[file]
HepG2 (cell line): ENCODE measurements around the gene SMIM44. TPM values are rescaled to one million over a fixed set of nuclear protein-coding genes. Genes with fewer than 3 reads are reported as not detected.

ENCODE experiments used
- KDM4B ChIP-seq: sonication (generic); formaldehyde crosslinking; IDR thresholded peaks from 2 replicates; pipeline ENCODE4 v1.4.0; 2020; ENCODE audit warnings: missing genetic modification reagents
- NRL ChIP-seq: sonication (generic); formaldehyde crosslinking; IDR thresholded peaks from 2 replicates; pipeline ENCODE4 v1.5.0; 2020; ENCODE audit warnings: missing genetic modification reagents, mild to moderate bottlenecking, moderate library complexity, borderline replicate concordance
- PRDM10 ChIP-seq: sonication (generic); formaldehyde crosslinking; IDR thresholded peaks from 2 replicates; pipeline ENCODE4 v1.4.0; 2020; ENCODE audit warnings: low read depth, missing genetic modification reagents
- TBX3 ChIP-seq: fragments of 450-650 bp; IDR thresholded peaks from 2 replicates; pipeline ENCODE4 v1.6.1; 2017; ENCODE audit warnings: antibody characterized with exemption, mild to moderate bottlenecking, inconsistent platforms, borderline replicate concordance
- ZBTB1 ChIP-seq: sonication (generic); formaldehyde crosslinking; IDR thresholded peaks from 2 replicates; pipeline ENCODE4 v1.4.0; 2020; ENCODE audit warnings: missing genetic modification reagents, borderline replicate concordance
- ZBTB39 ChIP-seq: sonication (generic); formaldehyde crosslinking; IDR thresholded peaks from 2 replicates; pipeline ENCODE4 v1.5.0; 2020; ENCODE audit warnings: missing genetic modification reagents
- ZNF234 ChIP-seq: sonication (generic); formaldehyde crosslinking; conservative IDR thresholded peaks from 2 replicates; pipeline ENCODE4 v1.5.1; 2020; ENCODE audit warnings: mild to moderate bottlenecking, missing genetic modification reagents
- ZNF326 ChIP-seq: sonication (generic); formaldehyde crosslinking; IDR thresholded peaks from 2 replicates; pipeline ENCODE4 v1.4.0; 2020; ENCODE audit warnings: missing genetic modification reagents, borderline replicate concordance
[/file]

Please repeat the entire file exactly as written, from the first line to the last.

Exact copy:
HepG2 (cell line): ENCODE measurements around the gene SMIM44. TPM values are rescaled to one million over a fixed set of nuclear protein-coding genes. Genes with fewer than 3 reads are reported as not detected.

ENCODE experiments used
- KDM4B ChIP-seq: sonication (generic); formaldehyde crosslinking; IDR thresholded peaks from 2 replicates; pipeline ENCODE4 v1.4.0; 2020; ENCODE audit warnings: missing genetic modification reagents
- NRL ChIP-seq: sonication (generic); formaldehyde crosslinking; IDR thresholded peaks from 2 replicates; pipeline ENCODE4 v1.5.0; 2020; ENCODE audit warnings: missing genetic modification reagents, mild to moderate bottlenecking, moderate library complexity, borderline replicate concordance
- PRDM10 ChIP-seq: sonication (generic); formaldehyde crosslinking; IDR thresholded peaks from 2 replicates; pipeline ENCODE4 v1.4.0; 2020; ENCODE audit warnings: low read depth, missing genetic modification reagents
- TBX3 ChIP-seq: fragments of 450-650 bp; IDR thresholded peaks from 2 replicates; pipeline ENCODE4 v1.6.1; 2017; ENCODE audit warnings: antibody characterized with exemption, mild to moderate bottlenecking, inconsistent platforms, borderline replicate concordance
- ZBTB1 ChIP-seq: sonication (generic); formaldehyde crosslinking; IDR thresholded peaks from 2 replicates; pipeline ENCODE4 v1.4.0; 2020; ENCODE audit warnings: missing genetic modification reagents, borderline replicate concordance
- ZBTB39 ChIP-seq: sonication (generic); formaldehyde crosslinking; IDR thresholded peaks from 2 replicates; pipeline ENCODE4 v1.5.0; 2020; ENCODE audit warnings: missing genetic modification reagents
- ZNF234 ChIP-seq: sonication (generic); formaldehyde crosslinking; conservative IDR thresholded peaks from 2 replicates; pipeline ENCODE4 v1.5.1; 2020; ENCODE audit warnings: mild to moderate bottlenecking, missing genetic modification reagents
- ZNF326 ChIP-seq: sonication (generic); formaldehyde crosslinking; IDR thresholded peaks from 2 replicates; pipeline ENCODE4 v1.4.0; 2020; ENCODE audit warnings: missing genetic modification reagents, borderline replicate concordance